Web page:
Eat a healthy workday lunch with salad in a mason jar

When it comes to making healthy workday lunches, people who want to eat salads may find themselves facing an uphill battle. Making salads ahead of time is often a major headache. Even after you've compiled all the ingredients, you often must resign yourself to eating soggy greens that have spend hours doused with salad dressing. By contrast, you could buy pre-packaged salads – but we all know plastic setups such as these are hard on the environment.

Luckily, a recent food preparation trend has opened our eyes to a new way of packing salads for on-the-go eating. Mason jars were once the territory of jams and sauces, but they've recently moved into the space of salads. For a sustainable, healthy working lunch, simply whip up a salad in a jar and carry it with you in your eco-friendly backpack.

The concept behind mason jar salads

When you pile your veggies in mason jars in an organised fashion, you can take them with you on the go, packing them in a reusable container for transport. By organising the veggies according to density and absorbency (which we'll explain how to do below), you can prevent your dressing from intermingling with the rest of your jar's contents.

Is there a commercial market for salad vending machines?

Though making your salads at home and bringing them with you is a great option, this phenomenon is also taking off on a commercial scale. According to Business Insider Australia, a US-based company has begun selling jar-contained salads in a vending machine. The company, called Farmer's Fridge, currently only sells in its products in the US, but it hopes to expand. The popularity of mason jar salads also indicate that there's a market in Australia for similar products.

You may be wondering how vending machine fare could be considered sustainable, but wonder not, as the mason jars dispensed by Farmer's Fridge can be recycled on-site. They can also be saved for later use if desired.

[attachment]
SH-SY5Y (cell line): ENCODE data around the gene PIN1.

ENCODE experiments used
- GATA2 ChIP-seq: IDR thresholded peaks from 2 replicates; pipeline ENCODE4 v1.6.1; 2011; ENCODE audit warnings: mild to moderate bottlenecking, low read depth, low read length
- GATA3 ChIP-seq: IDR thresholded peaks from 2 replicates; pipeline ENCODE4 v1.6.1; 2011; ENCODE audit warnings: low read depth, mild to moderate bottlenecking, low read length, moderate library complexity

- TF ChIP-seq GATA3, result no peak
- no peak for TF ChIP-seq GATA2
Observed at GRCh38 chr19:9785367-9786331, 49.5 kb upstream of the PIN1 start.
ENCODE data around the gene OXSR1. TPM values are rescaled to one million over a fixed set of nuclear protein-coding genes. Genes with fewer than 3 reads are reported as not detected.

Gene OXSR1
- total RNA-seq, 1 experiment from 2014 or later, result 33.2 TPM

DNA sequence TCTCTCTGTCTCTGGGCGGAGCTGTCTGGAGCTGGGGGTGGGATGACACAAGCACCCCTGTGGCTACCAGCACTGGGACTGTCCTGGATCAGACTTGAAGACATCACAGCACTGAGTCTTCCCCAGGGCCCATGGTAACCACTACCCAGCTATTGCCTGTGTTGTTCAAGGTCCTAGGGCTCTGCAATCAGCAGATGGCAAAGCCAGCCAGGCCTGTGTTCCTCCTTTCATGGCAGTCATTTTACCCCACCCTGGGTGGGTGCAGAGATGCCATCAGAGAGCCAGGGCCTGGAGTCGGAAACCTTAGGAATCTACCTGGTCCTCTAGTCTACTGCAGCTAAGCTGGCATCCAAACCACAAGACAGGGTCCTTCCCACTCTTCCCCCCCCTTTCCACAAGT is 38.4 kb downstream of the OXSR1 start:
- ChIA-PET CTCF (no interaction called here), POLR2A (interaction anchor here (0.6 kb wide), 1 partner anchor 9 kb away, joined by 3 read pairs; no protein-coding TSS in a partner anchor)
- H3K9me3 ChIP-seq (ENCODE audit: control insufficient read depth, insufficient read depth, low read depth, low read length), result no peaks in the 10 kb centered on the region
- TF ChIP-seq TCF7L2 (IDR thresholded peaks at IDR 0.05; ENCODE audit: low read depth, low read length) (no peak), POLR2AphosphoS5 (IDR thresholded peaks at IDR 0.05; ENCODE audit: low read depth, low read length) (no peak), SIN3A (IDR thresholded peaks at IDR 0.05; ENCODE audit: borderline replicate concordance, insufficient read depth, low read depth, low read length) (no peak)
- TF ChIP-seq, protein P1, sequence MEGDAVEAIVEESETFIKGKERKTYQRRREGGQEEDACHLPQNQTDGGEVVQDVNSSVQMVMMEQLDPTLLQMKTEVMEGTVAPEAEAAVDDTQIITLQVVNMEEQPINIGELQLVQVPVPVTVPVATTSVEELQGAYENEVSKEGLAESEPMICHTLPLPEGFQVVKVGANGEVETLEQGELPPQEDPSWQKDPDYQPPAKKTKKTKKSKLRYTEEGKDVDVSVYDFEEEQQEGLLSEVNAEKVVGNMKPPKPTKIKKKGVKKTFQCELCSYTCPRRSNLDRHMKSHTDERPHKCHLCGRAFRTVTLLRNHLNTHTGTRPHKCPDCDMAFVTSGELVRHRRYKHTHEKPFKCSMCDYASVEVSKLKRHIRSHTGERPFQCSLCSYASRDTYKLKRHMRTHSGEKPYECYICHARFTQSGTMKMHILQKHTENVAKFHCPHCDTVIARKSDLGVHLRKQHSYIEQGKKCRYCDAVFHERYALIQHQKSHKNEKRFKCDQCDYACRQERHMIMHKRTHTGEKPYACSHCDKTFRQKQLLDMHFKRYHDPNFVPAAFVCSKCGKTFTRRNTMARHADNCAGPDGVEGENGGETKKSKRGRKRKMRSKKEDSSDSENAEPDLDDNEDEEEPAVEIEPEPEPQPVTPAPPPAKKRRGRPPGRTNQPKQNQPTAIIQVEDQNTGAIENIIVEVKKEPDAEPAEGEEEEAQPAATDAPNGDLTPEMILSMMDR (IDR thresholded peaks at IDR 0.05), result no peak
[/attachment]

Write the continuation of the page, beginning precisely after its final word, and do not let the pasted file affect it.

How to make your mason jar salad

Any salad you can dream up, you can transport in a mason jar! The most important aspect of preparation is to ensure you layer your contents in the proper order – this is key to preventing your dressing from coming into contact with your greens and causing them to become wet and soggy. Another important part of avoiding this is to keep your mason jar right-side up during transit.

First, pour 1 to 4 tablespoons of salad dressing into your jar. Food blog The Kitchn notes that you can adjust your dressing portion to taste. Next, layer hard veggies, such as carrots, capsicum, beets and cucumbers, followed by any beans or grains (however, if you'd like to add soft, absorbent grains such as quinoa or millet, save these for closer to the top).

Next, add any cheese or proteins. However, if you're making the salad ahead of time and not planning to eat it for a few days, you'll want to skip this step and add these items over the top on the day you plan to eat the salad.

Soft vegetables and fruits, including tomatoes, avocados, berries or dried fruits come next, but fresh fruits should also be left off until the day you're going to consume the meal. If you're preparing ahead of time, add these later.

Nuts, seeds and those aforementioned light grains (millet and quinoa) come next, followed by your salad greens! Pile on as many as you'd like. If you've opted wait to add your cheese, proteins and fresh fruits until a later date, they can go on top.

When you're ready to consume your salad, simply pour it in a bowl, toss and enjoy!